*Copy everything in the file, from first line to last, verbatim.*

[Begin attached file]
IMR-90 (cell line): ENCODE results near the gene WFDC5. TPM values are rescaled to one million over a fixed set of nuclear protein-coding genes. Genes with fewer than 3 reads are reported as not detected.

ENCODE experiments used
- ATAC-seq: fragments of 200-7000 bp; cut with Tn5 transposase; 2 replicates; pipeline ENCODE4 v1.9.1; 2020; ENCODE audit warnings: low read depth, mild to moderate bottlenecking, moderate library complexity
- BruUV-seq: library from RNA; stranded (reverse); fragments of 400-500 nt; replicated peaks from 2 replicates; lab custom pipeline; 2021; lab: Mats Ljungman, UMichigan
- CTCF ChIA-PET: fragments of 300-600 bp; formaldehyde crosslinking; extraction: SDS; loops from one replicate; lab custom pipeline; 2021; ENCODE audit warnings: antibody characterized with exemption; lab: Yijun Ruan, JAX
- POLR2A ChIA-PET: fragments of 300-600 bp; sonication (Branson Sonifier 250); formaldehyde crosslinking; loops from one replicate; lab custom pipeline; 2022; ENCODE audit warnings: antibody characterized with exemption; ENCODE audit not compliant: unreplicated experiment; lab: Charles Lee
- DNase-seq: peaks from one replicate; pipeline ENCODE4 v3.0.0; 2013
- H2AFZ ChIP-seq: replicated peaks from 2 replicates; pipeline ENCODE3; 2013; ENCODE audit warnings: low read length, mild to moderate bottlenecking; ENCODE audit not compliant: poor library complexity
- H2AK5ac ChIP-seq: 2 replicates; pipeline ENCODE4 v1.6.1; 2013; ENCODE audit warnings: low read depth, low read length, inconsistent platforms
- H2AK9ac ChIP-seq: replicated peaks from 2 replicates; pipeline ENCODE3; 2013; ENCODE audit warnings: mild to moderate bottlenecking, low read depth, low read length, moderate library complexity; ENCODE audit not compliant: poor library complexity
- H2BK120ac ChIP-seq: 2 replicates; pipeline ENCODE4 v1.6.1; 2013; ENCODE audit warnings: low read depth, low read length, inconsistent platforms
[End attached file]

IMR-90 (cell line): ENCODE results near the gene WFDC5. TPM values are rescaled to one million over a fixed set of nuclear protein-coding genes. Genes with fewer than 3 reads are reported as not detected.

ENCODE experiments used
- ATAC-seq: fragments of 200-7000 bp; cut with Tn5 transposase; 2 replicates; pipeline ENCODE4 v1.9.1; 2020; ENCODE audit warnings: low read depth, mild to moderate bottlenecking, moderate library complexity
- BruUV-seq: library from RNA; stranded (reverse); fragments of 400-500 nt; replicated peaks from 2 replicates; lab custom pipeline; 2021; lab: Mats Ljungman, UMichigan
- CTCF ChIA-PET: fragments of 300-600 bp; formaldehyde crosslinking; extraction: SDS; loops from one replicate; lab custom pipeline; 2021; ENCODE audit warnings: antibody characterized with exemption; lab: Yijun Ruan, JAX
- POLR2A ChIA-PET: fragments of 300-600 bp; sonication (Branson Sonifier 250); formaldehyde crosslinking; loops from one replicate; lab custom pipeline; 2022; ENCODE audit warnings: antibody characterized with exemption; ENCODE audit not compliant: unreplicated experiment; lab: Charles Lee
- DNase-seq: peaks from one replicate; pipeline ENCODE4 v3.0.0; 2013
- H2AFZ ChIP-seq: replicated peaks from 2 replicates; pipeline ENCODE3; 2013; ENCODE audit warnings: low read length, mild to moderate bottlenecking; ENCODE audit not compliant: poor library complexity
- H2AK5ac ChIP-seq: 2 replicates; pipeline ENCODE4 v1.6.1; 2013; ENCODE audit warnings: low read depth, low read length, inconsistent platforms
- H2AK9ac ChIP-seq: replicated peaks from 2 replicates; pipeline ENCODE3; 2013; ENCODE audit warnings: mild to moderate bottlenecking, low read depth, low read length, moderate library complexity; ENCODE audit not compliant: poor library complexity
- H2BK120ac ChIP-seq: 2 replicates; pipeline ENCODE4 v1.6.1; 2013; ENCODE audit warnings: low read depth, low read length, inconsistent platforms